Enhancing sun safety in young women: The relative impact of format and temporal framing on beliefs and behaviour
Research using AprilAge's visualization software (excess sun module) was conducted to test sun safety beliefs and behaviour among young women (ages 16 - 25) in the UK. The study was conducted by Indiana Cheetham and Jane Ogden, University of Surrey, UK, and published in Cogent Psychology on July 7, 2016. Cogent Psychology is a multidisciplinary, open access journal of peer-reviewed research.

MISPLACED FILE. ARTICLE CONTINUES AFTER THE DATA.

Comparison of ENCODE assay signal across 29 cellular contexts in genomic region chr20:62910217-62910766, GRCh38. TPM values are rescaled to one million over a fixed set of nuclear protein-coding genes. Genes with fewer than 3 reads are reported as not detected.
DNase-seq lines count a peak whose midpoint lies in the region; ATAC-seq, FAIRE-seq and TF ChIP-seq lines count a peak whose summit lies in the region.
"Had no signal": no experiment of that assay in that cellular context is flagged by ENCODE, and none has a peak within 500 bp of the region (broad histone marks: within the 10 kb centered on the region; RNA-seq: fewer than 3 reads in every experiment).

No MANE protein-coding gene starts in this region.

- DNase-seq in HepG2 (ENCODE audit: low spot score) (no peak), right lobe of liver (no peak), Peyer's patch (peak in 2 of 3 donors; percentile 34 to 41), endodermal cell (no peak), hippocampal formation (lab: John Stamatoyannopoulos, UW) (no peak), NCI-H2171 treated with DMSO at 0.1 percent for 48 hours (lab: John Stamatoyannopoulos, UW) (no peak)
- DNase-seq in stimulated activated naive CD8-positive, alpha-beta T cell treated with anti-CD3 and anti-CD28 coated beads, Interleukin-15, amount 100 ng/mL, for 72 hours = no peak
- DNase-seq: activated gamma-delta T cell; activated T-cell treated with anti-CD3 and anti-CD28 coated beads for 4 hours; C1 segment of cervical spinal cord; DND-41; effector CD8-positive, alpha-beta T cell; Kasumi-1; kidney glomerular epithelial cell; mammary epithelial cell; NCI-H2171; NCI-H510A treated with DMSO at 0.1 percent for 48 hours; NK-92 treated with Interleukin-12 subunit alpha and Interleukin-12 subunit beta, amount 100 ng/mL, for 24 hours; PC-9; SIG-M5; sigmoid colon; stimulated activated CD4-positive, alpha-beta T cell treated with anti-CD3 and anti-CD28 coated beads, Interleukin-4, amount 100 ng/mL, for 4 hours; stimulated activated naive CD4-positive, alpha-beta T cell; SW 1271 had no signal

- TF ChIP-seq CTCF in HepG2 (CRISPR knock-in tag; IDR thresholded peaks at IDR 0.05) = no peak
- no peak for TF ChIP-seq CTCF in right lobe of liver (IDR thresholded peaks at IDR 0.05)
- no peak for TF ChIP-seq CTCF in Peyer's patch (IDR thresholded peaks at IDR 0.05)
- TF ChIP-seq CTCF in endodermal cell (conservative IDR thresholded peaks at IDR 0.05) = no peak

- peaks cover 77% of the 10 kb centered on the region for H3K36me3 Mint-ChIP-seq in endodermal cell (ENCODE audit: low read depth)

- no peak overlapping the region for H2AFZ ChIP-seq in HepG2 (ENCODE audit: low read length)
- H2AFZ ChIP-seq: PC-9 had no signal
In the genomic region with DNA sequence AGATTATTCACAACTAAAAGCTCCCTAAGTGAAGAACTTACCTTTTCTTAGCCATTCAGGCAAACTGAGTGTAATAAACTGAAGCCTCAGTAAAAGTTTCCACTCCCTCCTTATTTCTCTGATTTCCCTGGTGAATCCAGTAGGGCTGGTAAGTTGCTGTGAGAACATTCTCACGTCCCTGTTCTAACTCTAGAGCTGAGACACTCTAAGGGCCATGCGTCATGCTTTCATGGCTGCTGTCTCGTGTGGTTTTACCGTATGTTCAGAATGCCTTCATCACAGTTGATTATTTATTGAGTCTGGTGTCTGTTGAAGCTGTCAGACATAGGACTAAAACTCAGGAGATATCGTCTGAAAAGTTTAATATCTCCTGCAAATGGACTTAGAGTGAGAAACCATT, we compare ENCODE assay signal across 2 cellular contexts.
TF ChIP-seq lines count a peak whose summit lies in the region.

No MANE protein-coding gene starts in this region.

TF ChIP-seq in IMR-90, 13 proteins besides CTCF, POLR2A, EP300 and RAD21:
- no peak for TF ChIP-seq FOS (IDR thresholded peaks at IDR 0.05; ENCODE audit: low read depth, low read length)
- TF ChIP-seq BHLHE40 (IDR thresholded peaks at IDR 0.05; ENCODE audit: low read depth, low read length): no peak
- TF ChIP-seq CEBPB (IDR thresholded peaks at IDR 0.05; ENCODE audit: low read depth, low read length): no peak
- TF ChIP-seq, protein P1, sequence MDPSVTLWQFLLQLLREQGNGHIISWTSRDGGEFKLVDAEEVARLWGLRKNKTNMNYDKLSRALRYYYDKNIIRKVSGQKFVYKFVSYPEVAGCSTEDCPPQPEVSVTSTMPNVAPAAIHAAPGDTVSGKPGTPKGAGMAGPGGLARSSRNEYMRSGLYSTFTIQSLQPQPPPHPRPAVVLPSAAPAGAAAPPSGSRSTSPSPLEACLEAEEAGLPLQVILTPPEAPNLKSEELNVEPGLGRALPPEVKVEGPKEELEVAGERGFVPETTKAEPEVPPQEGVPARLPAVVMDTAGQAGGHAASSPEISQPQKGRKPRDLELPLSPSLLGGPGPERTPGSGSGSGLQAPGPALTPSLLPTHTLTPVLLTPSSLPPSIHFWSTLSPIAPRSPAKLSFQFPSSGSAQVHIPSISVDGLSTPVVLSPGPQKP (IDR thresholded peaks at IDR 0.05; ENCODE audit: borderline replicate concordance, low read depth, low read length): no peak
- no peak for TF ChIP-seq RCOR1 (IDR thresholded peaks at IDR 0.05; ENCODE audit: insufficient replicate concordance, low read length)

Malignant melanoma (MM) is mainly attributable to UV exposure and research indicates that maladaptive sun safe beliefs and behaviour need to be changed in order to help reduce MM prevalence in the most at-risk subset of the UK population; fair-skinned young women. Sun safety interventions which are personalised and appearance-based have been found effective at improving sun safe beliefs and behaviour. To date, no research has explored whether the effectiveness of these interventions can be improved by varying both their format of presentation and temporal framing. In this experimental study, UK fair-skinned young women (n = 65) aged between 16 and 25 rated their sun safe beliefs and behavioural cognitions after being exposed to personalised appearance-based information which varied in terms of format (text vs visual) and temporal framing (immediate vs future). Their sun safe behaviour was also observed. The visual format used the Aprilage® digital sun ageing programme. The results showed that following the visual format intervention participants had significantly lower perceptions of the skin’s ability to heal, and higher levels of observed sun safe behaviour in the form of taking a sunscreen sample and a sun safety educational leaflet compared to those who received the text intervention. No significant effect of temporal framing was found. The results suggest that a visual, personalised, appearance-based intervention may be an effective form of sun safety promotion for young women in the UK.